He writes - After Breakfasting with Major Gore we proceeded, attended by him and all our friends, to the House of Doctor Moir situated close to the Beach, and from which it was agreed we should take our final departure as Doctor Moir himself was to be one of our fellow Passengers. At the Doctor's House we found Capt. Seton waiting for us ready to escort my dear Mrs. M. in his own Boat on board the Helen. — We here took leave of all our good friends, and Mrs. M. embarked about half past Ten O'Clock. I staid [sic] on shore till the Post came in to get some Letters I expected from Madras, which having received and answered, I embarked on board the Helen at half past 11,O'Clock, which weighed anchor and made sail immediately on my getting on board. I found my dearest Jane in high spirits, and most genteely and comfortably accommodated, Capt. Seton having allotted us Half of his Round house with a Quarter Gallery which gave us ample room and which we found very neatly furnished and conveniently arranged for our reception. He had also allotted very good accommodation for our Brother George; who accompanies us to Bombay principally with a view of getting a Passage the easier from thence to Madras to rejoin his Regt., his leave of absence being now nearly expired.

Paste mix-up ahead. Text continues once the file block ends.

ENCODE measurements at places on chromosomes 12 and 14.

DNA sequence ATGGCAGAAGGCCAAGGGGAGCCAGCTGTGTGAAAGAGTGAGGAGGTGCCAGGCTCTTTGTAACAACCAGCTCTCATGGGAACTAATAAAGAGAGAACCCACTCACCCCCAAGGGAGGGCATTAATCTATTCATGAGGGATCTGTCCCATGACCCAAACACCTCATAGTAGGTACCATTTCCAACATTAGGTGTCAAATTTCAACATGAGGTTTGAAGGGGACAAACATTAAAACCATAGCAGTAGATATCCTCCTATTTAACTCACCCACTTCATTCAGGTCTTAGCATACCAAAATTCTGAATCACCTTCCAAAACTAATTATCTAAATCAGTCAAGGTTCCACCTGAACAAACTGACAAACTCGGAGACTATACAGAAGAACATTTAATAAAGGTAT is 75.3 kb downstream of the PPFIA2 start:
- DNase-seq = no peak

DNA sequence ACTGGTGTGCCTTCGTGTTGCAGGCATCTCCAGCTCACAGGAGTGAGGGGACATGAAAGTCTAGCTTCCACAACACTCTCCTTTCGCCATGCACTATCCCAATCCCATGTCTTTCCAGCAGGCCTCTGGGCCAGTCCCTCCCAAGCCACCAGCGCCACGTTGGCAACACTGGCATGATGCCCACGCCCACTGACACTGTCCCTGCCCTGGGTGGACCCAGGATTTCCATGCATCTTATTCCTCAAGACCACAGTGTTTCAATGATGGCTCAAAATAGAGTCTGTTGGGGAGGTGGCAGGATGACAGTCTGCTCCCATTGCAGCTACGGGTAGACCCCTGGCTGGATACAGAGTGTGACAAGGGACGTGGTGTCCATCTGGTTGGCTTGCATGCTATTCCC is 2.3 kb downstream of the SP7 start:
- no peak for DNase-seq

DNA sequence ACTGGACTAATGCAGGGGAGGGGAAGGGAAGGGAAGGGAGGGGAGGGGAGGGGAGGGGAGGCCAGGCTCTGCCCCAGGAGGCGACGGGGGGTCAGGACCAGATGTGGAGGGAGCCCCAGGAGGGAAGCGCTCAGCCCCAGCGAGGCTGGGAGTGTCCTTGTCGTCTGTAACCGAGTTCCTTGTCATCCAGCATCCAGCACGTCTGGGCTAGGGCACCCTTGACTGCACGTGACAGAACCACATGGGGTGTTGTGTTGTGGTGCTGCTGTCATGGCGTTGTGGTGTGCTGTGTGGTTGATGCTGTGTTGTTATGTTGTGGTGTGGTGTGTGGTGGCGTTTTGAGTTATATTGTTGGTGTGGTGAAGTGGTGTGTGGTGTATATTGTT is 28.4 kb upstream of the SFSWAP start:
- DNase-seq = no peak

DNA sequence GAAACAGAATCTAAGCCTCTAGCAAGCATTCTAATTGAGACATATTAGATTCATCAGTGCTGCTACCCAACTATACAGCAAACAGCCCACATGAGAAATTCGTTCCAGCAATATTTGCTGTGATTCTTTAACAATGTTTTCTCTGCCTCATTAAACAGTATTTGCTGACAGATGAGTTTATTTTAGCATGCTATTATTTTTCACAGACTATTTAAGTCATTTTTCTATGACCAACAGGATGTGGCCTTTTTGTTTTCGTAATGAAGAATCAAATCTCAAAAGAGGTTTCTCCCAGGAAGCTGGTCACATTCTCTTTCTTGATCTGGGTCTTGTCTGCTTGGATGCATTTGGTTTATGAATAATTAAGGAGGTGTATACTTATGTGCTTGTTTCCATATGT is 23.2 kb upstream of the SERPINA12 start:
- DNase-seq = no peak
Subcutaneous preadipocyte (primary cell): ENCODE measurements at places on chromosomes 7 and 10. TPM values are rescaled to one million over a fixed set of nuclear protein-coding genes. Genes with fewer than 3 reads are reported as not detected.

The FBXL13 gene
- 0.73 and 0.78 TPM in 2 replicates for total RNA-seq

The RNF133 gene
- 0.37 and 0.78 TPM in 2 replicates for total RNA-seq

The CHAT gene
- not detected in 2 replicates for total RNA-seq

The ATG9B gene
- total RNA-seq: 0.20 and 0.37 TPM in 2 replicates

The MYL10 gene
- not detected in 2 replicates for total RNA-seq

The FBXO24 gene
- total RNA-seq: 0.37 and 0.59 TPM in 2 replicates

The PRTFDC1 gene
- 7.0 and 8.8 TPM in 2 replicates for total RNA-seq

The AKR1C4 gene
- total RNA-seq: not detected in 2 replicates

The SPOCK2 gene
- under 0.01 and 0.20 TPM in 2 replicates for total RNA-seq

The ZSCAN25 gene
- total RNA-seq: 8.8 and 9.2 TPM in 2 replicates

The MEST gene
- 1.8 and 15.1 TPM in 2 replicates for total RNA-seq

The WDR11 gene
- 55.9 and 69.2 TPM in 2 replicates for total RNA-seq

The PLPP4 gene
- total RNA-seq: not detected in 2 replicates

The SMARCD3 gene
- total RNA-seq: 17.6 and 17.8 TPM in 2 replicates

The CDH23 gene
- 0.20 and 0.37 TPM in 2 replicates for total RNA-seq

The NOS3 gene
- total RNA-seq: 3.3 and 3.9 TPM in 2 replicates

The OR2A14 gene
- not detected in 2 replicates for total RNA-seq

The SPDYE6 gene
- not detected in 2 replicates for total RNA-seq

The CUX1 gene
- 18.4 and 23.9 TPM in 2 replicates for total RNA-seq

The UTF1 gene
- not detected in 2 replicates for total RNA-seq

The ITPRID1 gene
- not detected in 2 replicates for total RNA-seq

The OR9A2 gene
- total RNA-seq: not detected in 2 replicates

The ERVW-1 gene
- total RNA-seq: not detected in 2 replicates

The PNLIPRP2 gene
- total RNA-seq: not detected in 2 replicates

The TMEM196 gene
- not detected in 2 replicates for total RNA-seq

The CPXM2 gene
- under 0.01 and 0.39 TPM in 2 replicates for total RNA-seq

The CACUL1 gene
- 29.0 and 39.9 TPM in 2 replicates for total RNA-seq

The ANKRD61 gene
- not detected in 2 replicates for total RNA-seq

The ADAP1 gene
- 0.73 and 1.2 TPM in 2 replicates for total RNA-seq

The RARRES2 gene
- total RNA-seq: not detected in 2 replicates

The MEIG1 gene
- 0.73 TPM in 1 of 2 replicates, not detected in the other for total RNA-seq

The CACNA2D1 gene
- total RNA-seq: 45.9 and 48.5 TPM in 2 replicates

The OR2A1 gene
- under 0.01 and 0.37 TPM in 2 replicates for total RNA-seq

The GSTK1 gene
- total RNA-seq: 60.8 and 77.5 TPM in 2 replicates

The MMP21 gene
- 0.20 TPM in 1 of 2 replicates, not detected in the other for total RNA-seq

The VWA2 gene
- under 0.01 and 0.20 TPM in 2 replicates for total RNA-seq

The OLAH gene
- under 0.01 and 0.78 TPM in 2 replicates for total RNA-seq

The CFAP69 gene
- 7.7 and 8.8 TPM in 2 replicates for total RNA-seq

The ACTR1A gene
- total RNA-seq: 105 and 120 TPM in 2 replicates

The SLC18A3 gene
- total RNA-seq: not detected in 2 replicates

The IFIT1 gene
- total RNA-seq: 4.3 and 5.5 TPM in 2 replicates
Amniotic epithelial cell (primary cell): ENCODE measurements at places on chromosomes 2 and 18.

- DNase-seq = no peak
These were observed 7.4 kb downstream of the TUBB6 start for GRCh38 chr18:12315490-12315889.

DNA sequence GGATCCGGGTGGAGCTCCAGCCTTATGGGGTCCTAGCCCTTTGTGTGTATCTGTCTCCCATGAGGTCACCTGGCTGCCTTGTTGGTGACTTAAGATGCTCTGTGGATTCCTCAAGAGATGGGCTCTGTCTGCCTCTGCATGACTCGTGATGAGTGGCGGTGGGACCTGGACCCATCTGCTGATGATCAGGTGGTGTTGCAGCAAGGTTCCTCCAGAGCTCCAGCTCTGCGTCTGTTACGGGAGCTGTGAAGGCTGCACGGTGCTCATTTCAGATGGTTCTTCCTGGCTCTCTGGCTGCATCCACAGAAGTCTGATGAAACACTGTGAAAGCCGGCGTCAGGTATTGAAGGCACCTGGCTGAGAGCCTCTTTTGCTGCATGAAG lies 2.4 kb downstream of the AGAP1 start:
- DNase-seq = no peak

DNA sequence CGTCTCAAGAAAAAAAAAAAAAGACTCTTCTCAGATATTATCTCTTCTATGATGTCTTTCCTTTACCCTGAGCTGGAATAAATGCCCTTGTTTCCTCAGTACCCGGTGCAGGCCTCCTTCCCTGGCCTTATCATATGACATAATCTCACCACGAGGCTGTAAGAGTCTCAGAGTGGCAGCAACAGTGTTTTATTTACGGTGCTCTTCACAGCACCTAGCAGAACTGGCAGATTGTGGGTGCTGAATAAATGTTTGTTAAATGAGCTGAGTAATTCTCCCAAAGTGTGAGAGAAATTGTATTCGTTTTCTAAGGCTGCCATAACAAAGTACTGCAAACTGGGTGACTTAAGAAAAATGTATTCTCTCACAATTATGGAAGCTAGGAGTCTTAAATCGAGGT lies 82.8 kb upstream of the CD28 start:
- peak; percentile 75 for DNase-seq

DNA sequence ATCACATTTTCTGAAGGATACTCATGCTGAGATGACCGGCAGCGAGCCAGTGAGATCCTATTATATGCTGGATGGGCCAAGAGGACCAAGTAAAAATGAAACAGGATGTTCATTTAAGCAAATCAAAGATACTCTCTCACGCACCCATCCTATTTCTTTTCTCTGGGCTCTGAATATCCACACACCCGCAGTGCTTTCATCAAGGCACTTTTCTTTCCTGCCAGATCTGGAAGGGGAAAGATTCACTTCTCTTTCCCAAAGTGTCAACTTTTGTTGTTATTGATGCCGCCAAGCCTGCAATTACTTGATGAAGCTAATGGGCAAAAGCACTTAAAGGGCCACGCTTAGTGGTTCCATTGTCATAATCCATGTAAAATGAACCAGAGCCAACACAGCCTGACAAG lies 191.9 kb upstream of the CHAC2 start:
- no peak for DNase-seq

The story of Lachlan changes a lot after this embarkation. Jane’s cough becomes worse, and treatment with mercury and warm milk (Lachlan even buys a Surat cow for daily fresh milk) does not help at all. In between all this he is now summoned (Feb 1796) to Ceylon to fight the Dutch.  He shone in the mission and gets promoted to major. But then he hears of a bad turn in his wife’s health from Bombay, he rushes back, stopping enroute at Calicut where he sees new letters from Jane announcing she is feeling better and perhaps pregnant. Lachlan is overjoyed and eventually docks at Bombay in May 1796 only to find that Jane is seriously ill with TB and that the pregnancy was just a delusion. Listening to advice that sea air will do her good, he finds a passage to Portuguese Macau, where the charade continues but within days she breathes her last. The distraught Lachlan gets back to Bombay with the lead coffin only in Jan 1797 and buries her with a long 475 word eulogy after which he slips into a period of deep depression and goes about wearing a black armband.